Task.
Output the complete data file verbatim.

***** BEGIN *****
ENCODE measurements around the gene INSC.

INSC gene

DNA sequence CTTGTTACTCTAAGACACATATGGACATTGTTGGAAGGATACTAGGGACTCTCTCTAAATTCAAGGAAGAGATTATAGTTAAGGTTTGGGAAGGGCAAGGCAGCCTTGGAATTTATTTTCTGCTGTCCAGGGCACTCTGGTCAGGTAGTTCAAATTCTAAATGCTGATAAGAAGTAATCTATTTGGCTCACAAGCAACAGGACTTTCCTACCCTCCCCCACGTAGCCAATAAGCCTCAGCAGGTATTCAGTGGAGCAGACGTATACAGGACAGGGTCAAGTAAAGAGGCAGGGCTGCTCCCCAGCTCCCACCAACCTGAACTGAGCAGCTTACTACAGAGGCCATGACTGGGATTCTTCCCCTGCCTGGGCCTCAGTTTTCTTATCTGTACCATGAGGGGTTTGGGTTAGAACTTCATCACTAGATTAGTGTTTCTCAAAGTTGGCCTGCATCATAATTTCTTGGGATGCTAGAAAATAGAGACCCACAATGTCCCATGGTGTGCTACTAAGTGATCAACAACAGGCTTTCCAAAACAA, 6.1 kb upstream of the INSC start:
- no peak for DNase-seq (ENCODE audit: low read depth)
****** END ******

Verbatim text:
ENCODE measurements around the gene INSC.

INSC gene

DNA sequence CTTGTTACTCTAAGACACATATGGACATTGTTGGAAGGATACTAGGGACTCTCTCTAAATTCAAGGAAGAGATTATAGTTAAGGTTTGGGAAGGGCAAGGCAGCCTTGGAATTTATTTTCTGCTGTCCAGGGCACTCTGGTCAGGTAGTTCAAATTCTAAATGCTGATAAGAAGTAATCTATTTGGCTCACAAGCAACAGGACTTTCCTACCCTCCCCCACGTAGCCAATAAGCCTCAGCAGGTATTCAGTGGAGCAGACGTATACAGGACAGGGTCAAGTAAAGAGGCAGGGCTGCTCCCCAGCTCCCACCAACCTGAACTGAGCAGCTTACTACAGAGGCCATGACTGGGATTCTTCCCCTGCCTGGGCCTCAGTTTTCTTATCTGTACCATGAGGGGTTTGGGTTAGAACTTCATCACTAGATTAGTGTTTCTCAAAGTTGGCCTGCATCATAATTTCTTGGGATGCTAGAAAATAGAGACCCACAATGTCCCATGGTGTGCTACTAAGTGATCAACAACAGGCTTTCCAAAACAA, 6.1 kb upstream of the INSC start:
- no peak for DNase-seq (ENCODE audit: low read depth)